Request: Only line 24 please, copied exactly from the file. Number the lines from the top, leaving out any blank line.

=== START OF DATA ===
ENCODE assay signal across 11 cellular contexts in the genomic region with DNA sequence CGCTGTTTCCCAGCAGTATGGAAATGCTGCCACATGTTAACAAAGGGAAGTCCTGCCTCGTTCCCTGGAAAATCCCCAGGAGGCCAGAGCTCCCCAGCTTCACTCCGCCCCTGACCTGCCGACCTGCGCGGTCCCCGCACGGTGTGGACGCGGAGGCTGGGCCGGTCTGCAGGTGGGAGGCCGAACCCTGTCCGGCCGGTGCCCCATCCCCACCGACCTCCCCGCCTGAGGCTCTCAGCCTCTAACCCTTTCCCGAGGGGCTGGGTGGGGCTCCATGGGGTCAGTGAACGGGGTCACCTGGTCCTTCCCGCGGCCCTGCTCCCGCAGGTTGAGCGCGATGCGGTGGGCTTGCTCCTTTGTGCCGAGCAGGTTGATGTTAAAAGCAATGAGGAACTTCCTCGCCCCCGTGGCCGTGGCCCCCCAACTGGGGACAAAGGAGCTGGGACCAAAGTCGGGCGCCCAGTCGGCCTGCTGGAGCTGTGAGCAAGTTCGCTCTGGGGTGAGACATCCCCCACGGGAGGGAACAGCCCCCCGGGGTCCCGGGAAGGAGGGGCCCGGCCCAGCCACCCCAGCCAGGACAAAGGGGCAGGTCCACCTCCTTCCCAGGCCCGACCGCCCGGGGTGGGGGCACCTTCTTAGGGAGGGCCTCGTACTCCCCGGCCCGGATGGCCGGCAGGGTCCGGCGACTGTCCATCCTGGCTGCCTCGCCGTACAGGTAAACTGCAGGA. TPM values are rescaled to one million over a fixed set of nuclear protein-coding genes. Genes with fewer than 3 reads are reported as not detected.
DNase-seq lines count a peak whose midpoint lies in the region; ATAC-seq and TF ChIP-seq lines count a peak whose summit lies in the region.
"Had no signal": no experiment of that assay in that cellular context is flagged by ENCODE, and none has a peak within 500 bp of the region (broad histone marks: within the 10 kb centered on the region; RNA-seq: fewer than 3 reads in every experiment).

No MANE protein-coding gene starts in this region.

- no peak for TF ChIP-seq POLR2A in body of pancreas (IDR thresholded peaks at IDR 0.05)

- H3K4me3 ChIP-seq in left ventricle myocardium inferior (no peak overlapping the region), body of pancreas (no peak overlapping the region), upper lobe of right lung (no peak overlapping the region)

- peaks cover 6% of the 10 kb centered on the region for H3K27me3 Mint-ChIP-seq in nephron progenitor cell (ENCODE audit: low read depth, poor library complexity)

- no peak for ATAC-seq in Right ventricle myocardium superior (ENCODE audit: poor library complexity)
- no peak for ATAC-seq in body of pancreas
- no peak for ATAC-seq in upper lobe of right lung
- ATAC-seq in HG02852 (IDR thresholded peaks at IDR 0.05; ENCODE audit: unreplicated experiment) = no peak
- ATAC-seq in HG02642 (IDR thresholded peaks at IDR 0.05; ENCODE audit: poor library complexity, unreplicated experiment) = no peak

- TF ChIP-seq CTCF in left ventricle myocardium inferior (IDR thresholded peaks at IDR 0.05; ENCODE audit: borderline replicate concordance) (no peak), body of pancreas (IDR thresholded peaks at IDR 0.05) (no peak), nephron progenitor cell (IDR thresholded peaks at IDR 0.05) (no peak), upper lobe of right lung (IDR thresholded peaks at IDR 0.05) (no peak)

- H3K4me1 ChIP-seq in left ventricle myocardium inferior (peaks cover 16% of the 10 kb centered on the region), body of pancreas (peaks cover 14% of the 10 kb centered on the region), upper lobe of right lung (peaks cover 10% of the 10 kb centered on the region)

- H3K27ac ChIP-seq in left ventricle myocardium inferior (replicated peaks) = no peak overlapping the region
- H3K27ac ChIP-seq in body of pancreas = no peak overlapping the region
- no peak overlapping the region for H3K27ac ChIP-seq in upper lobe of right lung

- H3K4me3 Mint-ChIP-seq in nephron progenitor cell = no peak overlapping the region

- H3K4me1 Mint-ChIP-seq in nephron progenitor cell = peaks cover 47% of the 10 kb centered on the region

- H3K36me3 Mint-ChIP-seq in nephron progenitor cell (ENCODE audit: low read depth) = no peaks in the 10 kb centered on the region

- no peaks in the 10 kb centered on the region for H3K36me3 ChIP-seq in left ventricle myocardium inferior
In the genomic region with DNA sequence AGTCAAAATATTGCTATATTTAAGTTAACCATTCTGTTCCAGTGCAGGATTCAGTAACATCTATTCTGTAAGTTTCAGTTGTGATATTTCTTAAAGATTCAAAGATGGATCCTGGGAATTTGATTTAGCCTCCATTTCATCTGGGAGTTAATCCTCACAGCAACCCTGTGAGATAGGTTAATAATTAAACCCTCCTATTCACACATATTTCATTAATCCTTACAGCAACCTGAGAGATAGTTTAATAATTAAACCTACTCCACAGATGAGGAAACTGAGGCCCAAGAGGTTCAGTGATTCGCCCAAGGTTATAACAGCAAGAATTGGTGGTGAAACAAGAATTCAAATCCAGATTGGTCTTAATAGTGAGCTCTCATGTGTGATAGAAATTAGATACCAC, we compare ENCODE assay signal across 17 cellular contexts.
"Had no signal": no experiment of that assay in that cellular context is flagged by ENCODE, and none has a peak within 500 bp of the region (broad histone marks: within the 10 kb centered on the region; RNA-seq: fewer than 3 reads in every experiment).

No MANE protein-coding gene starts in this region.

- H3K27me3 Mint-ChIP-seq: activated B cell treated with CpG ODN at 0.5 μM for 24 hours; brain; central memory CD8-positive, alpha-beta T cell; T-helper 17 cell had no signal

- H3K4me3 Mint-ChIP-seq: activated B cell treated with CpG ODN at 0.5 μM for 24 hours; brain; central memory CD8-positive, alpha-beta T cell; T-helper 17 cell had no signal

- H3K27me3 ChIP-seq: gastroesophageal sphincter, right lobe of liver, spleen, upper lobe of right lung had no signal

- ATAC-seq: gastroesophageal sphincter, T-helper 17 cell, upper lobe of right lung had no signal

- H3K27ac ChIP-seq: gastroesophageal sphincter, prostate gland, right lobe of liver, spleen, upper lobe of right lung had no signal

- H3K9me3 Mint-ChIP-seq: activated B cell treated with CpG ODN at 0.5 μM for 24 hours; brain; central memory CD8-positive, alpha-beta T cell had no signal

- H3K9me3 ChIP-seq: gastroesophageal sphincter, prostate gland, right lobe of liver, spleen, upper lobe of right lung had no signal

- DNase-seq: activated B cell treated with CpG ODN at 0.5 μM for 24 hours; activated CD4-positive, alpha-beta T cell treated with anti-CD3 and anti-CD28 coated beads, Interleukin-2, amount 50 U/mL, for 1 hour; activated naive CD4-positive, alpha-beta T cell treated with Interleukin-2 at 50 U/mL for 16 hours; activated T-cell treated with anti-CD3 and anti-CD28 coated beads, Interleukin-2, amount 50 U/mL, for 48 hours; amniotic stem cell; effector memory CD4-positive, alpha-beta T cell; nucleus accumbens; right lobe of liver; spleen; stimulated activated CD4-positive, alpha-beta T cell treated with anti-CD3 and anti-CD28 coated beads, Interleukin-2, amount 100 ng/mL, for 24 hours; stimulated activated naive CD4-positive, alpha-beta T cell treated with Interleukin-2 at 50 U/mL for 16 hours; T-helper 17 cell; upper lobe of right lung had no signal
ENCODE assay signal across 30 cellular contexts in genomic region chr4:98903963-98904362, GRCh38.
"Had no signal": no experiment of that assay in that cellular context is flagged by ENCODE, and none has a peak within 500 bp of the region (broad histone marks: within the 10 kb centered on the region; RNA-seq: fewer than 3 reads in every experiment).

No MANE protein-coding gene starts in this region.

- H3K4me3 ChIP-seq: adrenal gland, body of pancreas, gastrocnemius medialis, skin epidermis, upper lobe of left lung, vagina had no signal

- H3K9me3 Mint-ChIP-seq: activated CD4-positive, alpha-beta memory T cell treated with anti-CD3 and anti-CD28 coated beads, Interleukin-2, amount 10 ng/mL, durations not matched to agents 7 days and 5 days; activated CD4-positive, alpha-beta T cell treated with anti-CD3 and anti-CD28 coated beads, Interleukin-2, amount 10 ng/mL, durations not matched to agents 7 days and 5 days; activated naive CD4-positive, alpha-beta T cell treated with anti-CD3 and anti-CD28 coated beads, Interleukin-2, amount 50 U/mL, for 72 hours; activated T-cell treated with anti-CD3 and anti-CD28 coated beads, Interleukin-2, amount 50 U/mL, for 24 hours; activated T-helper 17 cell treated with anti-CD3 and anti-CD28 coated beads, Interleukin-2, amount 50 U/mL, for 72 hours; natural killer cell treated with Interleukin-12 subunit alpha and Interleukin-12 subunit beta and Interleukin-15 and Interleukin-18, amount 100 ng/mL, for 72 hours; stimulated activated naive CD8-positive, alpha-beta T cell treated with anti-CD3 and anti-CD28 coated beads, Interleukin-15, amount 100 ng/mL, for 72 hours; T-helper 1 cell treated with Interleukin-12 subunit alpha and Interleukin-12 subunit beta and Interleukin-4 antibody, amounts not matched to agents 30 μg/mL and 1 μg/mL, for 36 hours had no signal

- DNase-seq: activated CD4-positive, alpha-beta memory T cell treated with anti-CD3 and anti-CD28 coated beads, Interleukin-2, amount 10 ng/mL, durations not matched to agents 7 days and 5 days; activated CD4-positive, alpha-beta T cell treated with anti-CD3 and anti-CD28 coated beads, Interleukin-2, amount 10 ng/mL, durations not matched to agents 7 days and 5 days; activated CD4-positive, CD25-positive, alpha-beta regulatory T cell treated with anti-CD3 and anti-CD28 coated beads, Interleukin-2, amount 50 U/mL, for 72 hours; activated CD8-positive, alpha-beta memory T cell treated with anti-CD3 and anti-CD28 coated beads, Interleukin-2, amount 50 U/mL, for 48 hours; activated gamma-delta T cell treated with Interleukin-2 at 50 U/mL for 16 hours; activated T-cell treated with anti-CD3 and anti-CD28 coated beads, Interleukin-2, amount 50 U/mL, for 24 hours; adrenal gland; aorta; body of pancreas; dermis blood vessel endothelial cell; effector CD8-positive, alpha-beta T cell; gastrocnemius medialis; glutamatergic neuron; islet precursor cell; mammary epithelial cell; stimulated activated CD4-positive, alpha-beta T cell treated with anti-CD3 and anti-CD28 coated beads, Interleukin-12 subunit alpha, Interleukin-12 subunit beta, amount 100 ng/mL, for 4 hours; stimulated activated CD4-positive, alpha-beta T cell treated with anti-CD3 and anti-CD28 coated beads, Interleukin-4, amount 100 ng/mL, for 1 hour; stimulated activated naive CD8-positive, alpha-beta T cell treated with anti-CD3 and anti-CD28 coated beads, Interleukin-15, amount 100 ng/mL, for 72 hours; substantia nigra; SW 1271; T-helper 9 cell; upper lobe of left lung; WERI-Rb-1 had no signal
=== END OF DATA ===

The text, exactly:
No MANE protein-coding gene starts in this region.